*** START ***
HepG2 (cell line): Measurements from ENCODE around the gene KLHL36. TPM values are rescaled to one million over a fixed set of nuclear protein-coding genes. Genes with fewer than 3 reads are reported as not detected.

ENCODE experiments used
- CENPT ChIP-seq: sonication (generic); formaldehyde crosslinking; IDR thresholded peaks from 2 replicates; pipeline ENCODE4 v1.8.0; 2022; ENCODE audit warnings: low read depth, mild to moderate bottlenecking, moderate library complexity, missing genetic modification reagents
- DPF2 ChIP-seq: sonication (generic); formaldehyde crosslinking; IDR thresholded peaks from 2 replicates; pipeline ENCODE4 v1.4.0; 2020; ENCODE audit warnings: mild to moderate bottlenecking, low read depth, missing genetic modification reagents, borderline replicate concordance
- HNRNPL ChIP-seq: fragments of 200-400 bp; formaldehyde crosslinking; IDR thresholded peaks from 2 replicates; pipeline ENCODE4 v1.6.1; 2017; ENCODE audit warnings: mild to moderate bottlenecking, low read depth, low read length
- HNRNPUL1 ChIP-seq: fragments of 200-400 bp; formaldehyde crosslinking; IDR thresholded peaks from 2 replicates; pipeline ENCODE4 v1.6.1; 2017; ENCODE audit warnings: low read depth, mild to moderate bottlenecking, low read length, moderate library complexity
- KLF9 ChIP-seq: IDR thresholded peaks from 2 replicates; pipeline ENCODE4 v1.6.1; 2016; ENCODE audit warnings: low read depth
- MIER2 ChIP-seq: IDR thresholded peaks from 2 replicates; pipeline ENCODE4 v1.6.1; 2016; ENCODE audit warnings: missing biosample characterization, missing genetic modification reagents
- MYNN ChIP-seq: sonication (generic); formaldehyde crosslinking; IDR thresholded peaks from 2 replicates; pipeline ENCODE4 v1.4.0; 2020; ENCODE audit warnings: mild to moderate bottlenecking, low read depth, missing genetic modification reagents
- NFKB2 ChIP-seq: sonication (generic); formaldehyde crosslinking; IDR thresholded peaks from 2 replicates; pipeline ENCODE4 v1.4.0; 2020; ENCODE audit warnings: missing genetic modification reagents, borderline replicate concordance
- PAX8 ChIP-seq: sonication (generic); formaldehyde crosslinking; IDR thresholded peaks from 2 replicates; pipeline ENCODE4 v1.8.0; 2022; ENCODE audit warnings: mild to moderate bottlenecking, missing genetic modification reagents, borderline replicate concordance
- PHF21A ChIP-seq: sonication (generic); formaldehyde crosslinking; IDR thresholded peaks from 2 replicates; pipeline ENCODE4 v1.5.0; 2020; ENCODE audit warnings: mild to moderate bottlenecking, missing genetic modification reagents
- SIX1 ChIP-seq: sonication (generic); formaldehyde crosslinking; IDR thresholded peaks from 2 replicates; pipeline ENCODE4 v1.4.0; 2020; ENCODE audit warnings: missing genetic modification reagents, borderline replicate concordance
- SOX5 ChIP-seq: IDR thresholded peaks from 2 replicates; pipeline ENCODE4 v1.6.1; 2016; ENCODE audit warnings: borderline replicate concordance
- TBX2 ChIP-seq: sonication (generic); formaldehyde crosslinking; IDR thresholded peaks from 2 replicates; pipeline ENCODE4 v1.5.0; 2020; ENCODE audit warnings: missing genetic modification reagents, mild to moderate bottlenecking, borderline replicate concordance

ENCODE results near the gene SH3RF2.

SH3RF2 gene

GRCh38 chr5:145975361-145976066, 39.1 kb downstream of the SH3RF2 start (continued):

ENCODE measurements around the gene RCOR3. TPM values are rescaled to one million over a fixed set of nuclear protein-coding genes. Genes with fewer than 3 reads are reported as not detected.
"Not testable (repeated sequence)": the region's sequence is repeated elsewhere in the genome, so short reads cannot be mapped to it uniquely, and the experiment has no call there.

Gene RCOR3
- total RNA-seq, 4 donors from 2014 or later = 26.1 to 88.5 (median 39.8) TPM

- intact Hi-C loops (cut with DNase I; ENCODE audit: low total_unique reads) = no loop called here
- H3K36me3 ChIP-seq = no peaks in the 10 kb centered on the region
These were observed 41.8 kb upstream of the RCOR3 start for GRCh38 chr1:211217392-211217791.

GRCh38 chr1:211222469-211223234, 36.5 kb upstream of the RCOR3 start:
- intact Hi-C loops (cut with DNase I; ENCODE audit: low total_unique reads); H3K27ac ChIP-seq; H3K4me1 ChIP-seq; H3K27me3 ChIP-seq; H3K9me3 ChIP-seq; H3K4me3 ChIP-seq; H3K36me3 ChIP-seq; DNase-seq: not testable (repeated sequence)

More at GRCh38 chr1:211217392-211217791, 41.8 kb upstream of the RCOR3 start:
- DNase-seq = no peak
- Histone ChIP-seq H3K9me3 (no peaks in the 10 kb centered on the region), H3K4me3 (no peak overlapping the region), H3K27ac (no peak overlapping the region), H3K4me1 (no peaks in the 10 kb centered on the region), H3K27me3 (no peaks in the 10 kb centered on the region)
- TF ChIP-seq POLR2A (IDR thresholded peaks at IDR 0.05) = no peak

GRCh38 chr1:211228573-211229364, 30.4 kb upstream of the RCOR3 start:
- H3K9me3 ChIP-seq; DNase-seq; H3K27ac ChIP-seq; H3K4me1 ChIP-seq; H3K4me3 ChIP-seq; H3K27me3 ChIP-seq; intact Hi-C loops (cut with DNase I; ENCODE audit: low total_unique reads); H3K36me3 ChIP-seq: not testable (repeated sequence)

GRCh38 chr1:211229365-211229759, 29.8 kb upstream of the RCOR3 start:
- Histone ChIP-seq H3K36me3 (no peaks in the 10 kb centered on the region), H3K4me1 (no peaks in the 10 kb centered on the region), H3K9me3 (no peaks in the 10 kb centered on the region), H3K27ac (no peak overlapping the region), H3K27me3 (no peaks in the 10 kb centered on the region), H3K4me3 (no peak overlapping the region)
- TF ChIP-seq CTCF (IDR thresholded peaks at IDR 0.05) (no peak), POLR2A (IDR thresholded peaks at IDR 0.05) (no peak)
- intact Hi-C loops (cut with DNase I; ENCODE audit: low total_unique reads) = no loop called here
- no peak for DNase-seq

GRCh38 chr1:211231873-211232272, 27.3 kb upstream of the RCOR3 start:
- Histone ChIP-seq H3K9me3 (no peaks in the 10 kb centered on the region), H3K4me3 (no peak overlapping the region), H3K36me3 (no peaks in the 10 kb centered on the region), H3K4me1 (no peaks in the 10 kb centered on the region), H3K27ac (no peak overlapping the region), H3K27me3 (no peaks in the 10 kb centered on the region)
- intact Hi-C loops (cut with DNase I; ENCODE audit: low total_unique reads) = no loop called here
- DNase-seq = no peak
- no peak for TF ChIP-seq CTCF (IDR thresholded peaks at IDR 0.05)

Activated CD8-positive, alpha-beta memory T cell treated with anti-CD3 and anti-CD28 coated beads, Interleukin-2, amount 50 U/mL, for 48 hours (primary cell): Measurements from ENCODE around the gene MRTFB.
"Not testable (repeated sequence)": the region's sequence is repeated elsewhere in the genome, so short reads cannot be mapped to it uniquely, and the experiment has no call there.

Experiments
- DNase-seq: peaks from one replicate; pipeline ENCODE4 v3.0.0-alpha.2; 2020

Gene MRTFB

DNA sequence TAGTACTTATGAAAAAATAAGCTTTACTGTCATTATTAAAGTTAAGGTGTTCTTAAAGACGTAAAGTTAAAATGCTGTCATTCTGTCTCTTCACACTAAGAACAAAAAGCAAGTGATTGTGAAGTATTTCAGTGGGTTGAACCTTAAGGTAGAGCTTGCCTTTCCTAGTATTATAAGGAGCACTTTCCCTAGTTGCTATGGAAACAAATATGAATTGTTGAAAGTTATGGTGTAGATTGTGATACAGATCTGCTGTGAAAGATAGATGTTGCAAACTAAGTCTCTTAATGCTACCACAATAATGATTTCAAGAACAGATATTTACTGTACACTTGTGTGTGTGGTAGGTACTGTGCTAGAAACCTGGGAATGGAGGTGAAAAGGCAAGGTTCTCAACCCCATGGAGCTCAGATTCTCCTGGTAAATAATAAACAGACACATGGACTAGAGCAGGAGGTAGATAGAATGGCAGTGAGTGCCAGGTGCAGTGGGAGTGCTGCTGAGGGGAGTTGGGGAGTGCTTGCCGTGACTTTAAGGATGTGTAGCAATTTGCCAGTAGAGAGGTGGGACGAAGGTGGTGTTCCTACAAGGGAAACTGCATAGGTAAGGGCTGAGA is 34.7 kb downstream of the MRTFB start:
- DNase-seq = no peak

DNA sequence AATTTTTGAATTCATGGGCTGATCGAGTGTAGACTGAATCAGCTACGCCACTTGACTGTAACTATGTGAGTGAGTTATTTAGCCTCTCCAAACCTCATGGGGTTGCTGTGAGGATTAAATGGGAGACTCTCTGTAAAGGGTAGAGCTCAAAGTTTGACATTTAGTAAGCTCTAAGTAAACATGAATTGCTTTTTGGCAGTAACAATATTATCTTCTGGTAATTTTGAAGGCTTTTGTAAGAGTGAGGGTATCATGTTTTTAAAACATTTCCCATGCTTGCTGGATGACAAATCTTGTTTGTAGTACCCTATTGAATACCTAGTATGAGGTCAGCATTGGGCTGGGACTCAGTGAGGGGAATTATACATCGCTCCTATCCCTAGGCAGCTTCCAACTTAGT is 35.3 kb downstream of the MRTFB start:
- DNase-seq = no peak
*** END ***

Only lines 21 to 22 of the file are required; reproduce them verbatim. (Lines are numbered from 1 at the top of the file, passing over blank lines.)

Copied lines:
Gene RCOR3
- total RNA-seq, 4 donors from 2014 or later = 26.1 to 88.5 (median 39.8) TPM